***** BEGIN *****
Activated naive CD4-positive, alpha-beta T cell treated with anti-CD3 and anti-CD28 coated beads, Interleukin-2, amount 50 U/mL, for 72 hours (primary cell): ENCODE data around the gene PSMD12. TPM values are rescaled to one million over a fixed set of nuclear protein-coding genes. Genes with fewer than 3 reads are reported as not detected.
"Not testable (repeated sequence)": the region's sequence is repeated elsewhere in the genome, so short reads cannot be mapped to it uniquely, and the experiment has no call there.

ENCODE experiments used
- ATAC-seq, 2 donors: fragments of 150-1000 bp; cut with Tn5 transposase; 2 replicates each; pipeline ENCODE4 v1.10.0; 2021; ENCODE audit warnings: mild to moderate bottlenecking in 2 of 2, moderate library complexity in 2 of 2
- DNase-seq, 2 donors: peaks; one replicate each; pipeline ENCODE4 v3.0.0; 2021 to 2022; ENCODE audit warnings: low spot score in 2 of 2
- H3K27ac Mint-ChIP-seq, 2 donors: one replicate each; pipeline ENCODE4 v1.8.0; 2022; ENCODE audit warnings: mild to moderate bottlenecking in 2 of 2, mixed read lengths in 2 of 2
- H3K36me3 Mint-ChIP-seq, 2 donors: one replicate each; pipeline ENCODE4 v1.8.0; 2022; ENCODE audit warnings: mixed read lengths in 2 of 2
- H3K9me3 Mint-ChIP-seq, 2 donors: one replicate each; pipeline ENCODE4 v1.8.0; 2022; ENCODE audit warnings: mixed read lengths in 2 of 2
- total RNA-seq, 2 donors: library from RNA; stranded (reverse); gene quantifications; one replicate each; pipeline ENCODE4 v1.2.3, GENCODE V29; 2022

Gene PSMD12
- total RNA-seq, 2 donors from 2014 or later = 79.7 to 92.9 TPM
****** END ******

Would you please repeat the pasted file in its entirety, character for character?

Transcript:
Activated naive CD4-positive, alpha-beta T cell treated with anti-CD3 and anti-CD28 coated beads, Interleukin-2, amount 50 U/mL, for 72 hours (primary cell): ENCODE data around the gene PSMD12. TPM values are rescaled to one million over a fixed set of nuclear protein-coding genes. Genes with fewer than 3 reads are reported as not detected.
"Not testable (repeated sequence)": the region's sequence is repeated elsewhere in the genome, so short reads cannot be mapped to it uniquely, and the experiment has no call there.

ENCODE experiments used
- ATAC-seq, 2 donors: fragments of 150-1000 bp; cut with Tn5 transposase; 2 replicates each; pipeline ENCODE4 v1.10.0; 2021; ENCODE audit warnings: mild to moderate bottlenecking in 2 of 2, moderate library complexity in 2 of 2
- DNase-seq, 2 donors: peaks; one replicate each; pipeline ENCODE4 v3.0.0; 2021 to 2022; ENCODE audit warnings: low spot score in 2 of 2
- H3K27ac Mint-ChIP-seq, 2 donors: one replicate each; pipeline ENCODE4 v1.8.0; 2022; ENCODE audit warnings: mild to moderate bottlenecking in 2 of 2, mixed read lengths in 2 of 2
- H3K36me3 Mint-ChIP-seq, 2 donors: one replicate each; pipeline ENCODE4 v1.8.0; 2022; ENCODE audit warnings: mixed read lengths in 2 of 2
- H3K9me3 Mint-ChIP-seq, 2 donors: one replicate each; pipeline ENCODE4 v1.8.0; 2022; ENCODE audit warnings: mixed read lengths in 2 of 2
- total RNA-seq, 2 donors: library from RNA; stranded (reverse); gene quantifications; one replicate each; pipeline ENCODE4 v1.2.3, GENCODE V29; 2022

Gene PSMD12
- total RNA-seq, 2 donors from 2014 or later = 79.7 to 92.9 TPM